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Building a Community of Active, Educated Citizens

CCA 7th grade, Social Justice students are raising awareness within their community. While reading Paul Fleischman’s Eyes Wide Open and Seedfolks, and Dr. Seuss’ “The Lorax”, students discussed topics ranging from environmentalism, global warming, food and health, economy, politics, media, lobbyism, and other hot-button social issues. While the unit has a clear structure and design, it is also meant to encourage students to explore topics that they find most interesting.

“It’s not about what it is, it’s about what it can become” (The Lorax, Seuss).

Inspired, students went to work on a variety of different projects. In one assignment, students were asked to write two letters to a person of influence or authority. One letter required students to research business practices and products that they found flawed. The other letter required students to find a positive and influential company, product, or person and write a commending letter of gratitude to show acknowledgement and appreciation.

After gathering their information, students wrote argumentative letters to these companies, people, or brands, arguing what they thought should be changed and providing suggestions for improvement. In the second letter, students wrote letters of appreciation to those who have inspired them in life, or to those who are somehow helping better the whole of humanity.

“There is no one alive who is youer than you” (The Lorax, Seuss).

In another assignment, students created awareness posters that continued to speak up for a cause of their choice. They used the symbol of the Lorax, from Seuss’ “The Lorax”, to help guide their ideas and projects. On the posters, students were asked to create a symbol for their cause, include a slogan, and provide relevant information that will help others understand the problem.  The goal was to inspire others to join the effort as fellow agents for change.

“I am the Lorax! I speak for the trees!” (The Lorax, Seuss).

For their final awareness unit project, students started a small flower garden. The garden idea is a reflection of the garden in Fleischman’s Seedfolks, one that joined a divided community, bringing hope and promise to the people struggling in Cleveland, Ohio. In building their garden, students were able to decorate mason jars as flower pots, understand the importance of filtering water, learn how to grow plants from seeds, and join together as a class to create something beautiful. Furthermore, planting seeds, whether they be flowers, food, or trees, helps students recognize their ability to take care of the planet, cultivate life, and develop a reverence for nature.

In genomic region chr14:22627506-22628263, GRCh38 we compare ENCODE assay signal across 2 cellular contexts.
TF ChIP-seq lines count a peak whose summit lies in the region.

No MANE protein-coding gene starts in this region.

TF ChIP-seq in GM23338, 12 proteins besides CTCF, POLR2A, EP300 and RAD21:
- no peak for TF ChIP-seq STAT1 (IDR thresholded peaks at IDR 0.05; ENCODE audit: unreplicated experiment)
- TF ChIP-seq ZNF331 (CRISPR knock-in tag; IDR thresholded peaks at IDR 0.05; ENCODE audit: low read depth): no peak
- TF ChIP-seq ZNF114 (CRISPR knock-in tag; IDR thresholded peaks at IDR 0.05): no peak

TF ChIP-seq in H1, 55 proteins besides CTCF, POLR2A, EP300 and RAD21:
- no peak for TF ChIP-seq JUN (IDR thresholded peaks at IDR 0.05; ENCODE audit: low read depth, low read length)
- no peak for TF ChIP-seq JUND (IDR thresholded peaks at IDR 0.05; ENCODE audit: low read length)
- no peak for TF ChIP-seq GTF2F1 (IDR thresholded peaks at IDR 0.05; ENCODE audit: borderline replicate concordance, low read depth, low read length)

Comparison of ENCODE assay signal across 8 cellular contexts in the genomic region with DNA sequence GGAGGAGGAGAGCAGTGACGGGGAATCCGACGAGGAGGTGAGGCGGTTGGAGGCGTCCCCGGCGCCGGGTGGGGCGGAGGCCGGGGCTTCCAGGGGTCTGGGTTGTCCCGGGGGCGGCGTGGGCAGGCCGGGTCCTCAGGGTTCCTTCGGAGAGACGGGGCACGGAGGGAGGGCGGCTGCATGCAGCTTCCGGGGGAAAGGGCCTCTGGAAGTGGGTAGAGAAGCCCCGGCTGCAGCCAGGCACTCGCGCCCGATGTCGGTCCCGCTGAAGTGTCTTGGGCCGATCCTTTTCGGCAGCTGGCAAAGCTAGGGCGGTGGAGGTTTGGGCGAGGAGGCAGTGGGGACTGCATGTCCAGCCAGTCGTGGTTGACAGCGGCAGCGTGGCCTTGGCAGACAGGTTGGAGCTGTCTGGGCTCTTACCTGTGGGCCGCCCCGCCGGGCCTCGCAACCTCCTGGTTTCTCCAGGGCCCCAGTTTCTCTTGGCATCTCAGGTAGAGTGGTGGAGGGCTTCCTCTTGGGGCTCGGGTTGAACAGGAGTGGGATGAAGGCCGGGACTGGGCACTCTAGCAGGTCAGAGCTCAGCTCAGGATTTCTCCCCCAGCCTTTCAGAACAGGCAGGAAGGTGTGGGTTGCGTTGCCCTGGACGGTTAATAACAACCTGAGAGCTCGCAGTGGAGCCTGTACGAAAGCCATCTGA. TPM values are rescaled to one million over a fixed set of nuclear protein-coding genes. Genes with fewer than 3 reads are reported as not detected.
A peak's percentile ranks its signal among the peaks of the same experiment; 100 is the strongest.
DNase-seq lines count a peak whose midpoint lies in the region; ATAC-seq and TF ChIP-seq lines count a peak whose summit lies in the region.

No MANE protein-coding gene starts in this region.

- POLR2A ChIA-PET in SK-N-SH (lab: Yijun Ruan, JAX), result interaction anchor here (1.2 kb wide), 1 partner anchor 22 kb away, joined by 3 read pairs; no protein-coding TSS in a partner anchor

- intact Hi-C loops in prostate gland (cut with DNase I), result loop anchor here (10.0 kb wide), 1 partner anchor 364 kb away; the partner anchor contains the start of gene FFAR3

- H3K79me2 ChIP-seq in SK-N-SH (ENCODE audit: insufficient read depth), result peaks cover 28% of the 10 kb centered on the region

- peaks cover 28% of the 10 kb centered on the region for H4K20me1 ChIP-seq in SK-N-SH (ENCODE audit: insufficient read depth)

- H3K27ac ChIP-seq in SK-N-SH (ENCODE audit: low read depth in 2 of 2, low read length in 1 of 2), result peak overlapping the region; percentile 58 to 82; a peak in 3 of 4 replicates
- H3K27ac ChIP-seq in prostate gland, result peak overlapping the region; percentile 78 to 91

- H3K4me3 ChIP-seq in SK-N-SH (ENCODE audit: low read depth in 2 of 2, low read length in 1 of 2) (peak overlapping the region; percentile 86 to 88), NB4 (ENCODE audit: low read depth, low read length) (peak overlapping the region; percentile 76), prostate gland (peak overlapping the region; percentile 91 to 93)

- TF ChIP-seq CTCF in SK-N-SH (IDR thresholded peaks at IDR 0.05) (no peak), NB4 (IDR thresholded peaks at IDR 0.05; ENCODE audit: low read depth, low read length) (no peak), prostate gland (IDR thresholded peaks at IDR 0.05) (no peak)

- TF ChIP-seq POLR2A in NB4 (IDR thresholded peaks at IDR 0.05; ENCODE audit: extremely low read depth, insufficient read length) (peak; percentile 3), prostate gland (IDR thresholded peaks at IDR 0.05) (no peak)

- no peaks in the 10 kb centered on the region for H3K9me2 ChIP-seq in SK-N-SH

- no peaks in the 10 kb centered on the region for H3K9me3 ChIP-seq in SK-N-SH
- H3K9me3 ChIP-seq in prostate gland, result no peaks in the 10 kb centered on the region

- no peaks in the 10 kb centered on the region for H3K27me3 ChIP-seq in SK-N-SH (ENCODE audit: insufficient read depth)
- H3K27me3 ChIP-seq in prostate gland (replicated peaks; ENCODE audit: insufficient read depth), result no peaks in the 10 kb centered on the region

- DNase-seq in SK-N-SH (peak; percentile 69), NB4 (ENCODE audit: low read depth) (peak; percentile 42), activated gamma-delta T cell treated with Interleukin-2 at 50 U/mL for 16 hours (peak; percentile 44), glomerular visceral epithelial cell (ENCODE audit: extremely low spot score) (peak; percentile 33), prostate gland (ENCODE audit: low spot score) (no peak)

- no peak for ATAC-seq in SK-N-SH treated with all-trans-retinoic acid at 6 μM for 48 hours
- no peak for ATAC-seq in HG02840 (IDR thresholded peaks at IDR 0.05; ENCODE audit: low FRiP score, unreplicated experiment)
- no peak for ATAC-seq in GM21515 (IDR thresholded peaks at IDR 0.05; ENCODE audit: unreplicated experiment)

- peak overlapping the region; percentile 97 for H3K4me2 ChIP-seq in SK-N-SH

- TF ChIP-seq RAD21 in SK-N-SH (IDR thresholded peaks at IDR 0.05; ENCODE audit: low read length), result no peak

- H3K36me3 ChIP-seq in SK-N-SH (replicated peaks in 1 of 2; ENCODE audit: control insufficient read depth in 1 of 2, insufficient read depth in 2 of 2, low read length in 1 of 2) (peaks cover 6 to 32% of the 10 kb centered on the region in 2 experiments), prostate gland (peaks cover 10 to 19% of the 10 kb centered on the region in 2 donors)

“Catch! calls the Once-ler.
He lets something fall.
It's a Truffula Seed.
It's the last one of all!
You're in charge of the last of the Truffula Seeds.
And Truffula Trees are what everyone needs.
Plant a new Truffula. Treat it with care.
Give it clean water. And feed it fresh air.
Grow a forest. Protect it from axes that hack.
Then the Lorax
and all of his friends
may come back” (The Lorax, Seuss).

As students begin their next unit, humanizing the homeless, they are better able to empathize with those struggling in their community and all around the world. While the topics covered likely only brushed the surface of what’s going on in the world, students were able to find social issues that they became passionate about, found a real-world application for their research and argumentative writing skills, and learned more about their own ability to have a positive impact on their community and the rest of the world. 

Great job, CCA students! You are the next generation that will lead this world into a brighter, healthier future.